NaNophotoNics products required:

  • 1 x PAX wardrobe frame (50x35x236) (One of the side panels used on tallest left hand panel. The other side to be used for frame top and to construct the 350mm frame.)
  • 2 x wardrobe frame (100x35x201) (One of the side panels used on the tallest right hand panel. The other side for frame top and to construct 350mm frame)
  • 3 x BALLSTAD door (50×195)
  • 1 x BALLSTAD door 50×229)
  • 4 x KOMPLEMENT drawer (100×35)
  • 4 x KOMPLEMENT mesh basket (100×35)
  • 2 x KOMPLEMENT shelf (100×35)
  • 3 x 12 hinges (3 pack of 4 soft closing hinges)

Other materials required:

  • 1 box of screws (various sizes)
  • 15mm white gloss Fablon vinyl wrap ()
  • 15m roll of
  • Plastic joining block, pack of 20

Tools required:

  • Chop saw
  • 150mm.300mm,500mm.1000mm steel ruler
  • Spirit level
  • Screw drivers (various)
  • Digital protractor
  • 2 work benches joined together with large piece of chip board to create work station
  • 35mm pocket drill to cut hinge holes in doors
  • Drill pack 1mm to 6mm
  • Veneer cutter tool

I was really struggling in sourcing a bespoke built-in wardrobe for a recent loft conversion I had done. After researching on the Internet I realised this would run into thousands of pounds which I didn’t want to spend so I decided to tackle it myself.

As you can see from the photos, the first task was to build the standard frames up (two 35×100 frames) then measure them against the eaves to get the correct height for the sides that need to be cut down.

A digital protractor is required as you would need to cut the tops off at the same angle as your eaves so it runs in the same line. Your wardrobe frame top panel will fit between the side panels (as on a standard set up) so the top edges of the side panels would also need to be cut at the correct angle to fit in snugly.

Once you have achieved this, fix the 2 frames together with clamps then use the joining bolts that came with the wardrobe frames to pin them together. The small cupboard was made by purchasing a 50×35 wardrobe frame then cutting it down on one side to fit the gap on the left end of the room, which was about 350mm wide.

You need to copy all drill holes from the cut off section (which is your scrap piece) back onto the sawn face to enable you to assemble the wardrobe like a standard wardrobe frame.

All wardrobe top shelf supports on all frames are the tops that came with the standard wardrobe frames as the panels are too short to build the top of your completed frame of your finished wardrobe. I then reinforced with 2 additional 100×35 shelves.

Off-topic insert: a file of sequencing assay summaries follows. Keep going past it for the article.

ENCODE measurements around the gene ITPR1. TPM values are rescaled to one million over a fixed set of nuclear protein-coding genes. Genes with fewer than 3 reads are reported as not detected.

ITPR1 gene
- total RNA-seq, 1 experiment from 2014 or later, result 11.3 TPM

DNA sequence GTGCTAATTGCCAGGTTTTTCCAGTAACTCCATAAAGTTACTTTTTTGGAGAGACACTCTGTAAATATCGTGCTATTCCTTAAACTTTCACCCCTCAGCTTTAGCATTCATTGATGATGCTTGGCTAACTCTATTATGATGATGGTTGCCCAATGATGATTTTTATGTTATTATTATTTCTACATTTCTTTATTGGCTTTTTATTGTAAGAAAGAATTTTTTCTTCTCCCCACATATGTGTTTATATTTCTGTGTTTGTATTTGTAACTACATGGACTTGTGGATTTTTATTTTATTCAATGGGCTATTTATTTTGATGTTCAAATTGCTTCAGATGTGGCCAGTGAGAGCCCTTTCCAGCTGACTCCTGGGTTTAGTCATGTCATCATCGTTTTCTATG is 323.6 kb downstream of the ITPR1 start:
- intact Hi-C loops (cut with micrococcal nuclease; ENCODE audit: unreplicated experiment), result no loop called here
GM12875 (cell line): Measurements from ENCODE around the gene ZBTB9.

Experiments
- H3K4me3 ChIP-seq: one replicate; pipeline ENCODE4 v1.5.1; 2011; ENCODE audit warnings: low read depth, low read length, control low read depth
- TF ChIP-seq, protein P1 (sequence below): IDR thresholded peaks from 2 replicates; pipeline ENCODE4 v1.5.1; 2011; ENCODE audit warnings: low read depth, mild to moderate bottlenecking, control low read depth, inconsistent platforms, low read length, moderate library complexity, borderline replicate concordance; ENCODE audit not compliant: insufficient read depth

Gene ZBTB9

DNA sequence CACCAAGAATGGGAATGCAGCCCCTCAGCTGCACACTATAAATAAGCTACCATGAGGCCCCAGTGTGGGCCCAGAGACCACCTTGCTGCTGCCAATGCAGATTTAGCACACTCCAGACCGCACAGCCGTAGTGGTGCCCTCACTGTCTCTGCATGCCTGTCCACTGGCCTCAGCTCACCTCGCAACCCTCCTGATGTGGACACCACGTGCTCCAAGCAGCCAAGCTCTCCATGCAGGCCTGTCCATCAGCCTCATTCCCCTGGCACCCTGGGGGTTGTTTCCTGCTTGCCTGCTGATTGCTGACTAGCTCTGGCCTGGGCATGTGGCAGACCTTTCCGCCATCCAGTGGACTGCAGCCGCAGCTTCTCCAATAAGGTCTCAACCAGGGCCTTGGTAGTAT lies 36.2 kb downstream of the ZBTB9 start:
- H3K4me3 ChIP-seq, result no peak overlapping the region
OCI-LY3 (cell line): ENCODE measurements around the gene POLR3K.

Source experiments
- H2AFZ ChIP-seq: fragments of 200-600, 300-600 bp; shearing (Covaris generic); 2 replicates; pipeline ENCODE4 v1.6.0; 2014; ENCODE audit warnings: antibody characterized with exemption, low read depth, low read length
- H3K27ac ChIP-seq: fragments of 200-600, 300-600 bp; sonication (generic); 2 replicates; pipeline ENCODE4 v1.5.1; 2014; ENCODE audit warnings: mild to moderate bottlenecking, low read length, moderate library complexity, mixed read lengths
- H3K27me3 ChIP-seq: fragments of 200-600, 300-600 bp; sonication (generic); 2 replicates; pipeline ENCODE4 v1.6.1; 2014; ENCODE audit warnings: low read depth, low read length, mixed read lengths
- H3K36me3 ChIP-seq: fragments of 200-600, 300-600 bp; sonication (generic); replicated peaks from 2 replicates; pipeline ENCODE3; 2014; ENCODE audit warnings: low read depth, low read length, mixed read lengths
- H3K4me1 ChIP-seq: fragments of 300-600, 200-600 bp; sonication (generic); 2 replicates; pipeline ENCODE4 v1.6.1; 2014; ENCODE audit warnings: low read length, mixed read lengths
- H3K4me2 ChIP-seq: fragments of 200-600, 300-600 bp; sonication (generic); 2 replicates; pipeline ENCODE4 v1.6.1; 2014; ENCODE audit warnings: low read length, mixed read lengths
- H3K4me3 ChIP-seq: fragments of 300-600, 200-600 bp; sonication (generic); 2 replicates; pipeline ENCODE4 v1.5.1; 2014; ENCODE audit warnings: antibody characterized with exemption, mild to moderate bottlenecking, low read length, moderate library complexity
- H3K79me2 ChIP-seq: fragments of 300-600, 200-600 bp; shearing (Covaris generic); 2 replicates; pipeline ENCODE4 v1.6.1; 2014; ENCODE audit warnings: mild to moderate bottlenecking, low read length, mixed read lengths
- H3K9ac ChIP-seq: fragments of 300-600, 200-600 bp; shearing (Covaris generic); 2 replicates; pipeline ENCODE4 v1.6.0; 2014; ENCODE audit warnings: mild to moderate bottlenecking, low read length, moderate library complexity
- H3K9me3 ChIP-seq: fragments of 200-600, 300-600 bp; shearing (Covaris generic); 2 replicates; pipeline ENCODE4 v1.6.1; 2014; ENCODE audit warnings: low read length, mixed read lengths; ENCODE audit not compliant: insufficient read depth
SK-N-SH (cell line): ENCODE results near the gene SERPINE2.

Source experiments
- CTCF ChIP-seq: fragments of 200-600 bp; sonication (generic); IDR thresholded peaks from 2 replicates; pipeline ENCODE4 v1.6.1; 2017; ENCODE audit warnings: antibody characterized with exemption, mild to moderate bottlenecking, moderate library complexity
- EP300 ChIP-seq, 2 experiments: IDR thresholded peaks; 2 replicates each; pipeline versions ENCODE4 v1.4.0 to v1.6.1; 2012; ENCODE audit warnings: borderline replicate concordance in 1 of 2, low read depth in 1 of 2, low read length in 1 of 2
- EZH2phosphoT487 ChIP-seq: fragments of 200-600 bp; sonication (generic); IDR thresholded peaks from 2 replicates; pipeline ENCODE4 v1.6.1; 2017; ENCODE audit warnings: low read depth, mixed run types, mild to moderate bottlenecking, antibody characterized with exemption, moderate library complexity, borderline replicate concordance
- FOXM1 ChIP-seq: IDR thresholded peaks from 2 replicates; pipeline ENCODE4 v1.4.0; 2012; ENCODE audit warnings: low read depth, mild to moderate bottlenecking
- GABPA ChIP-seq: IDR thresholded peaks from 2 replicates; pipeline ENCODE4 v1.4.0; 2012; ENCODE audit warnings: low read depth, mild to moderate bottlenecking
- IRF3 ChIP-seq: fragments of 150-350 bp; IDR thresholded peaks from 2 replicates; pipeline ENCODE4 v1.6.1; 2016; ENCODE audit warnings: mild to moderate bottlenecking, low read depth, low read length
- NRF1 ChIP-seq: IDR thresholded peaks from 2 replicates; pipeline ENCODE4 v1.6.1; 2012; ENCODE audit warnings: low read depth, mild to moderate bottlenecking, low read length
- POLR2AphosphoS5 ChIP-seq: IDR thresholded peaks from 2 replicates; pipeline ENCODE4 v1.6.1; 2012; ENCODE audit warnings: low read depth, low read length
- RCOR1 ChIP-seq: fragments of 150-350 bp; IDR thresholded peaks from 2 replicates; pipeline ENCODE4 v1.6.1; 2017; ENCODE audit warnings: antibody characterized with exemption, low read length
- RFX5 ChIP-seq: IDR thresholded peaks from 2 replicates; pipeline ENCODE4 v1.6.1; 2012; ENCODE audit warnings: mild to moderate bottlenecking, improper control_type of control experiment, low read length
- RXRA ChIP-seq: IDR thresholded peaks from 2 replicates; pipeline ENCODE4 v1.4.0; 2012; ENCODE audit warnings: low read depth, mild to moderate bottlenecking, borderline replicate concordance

The actual top frame for the wardrobe was made from the 2 sides that were left over from the wardrobe frame that was cut down (no extra wood was purchased. Use all the cut off pieces.) This was the main frame completed.

I only purchased 4 doors as when I cut down to the correct angle the small 350mm frame door was made from an off cut, as you can see I cut down the doors all square to start.

All the doors required new 35mm holes to be pocket drilled into them to accommodate the new frame to fix hinges, some of the original holes could be used but new ones were required to enable the doors to be mounted. I used several steel rulers as they were more accurate.

I used the centre of the bottom original 35mm hole on the 4 doors as the datum edge to measure were the new pocket holes were going to be drilled. As for matching them up to fit the pre drilled holes in the wardrobe frame I used the centre of the the original first hinge fixing holes as the datum edge. That way all hinges would line up perfect.

Once this was achieved I mounted all the doors onto the frame. I then drew a pencil line from the back to get the correct angle on all the doors (mitre saw was required for all cuts. Cut upside down to prevent chipping.) All sawn edges were finished with iron on veneer tape.

The 350mm frame was tricky as it needed cutting down a lot more. The 2 small shelf sections on the frame were made with the off cuts of wood left over. I then fitted all the drawer, shelves into the frame (no drilling required as it simply fit all the pre drilled original holes).

I wanted gloss finish doors but at £50 a door I know they would be spoilt as soon as I tried to cut them down with the mitre saw due to chipping on edge. I got round this by using a roll of vinyl gloss sheet (15m roll) to cover the cheaper BALLSTAD doors. I’m going to install push to open catches on the frame as I don’t want any door handles to give a flush fitting look.

As you can see because there are no centre supports in the frames I needed to fit 2 false panels to finish of the design, fixed down with plastic joining blocks.

~ by Dave Hartland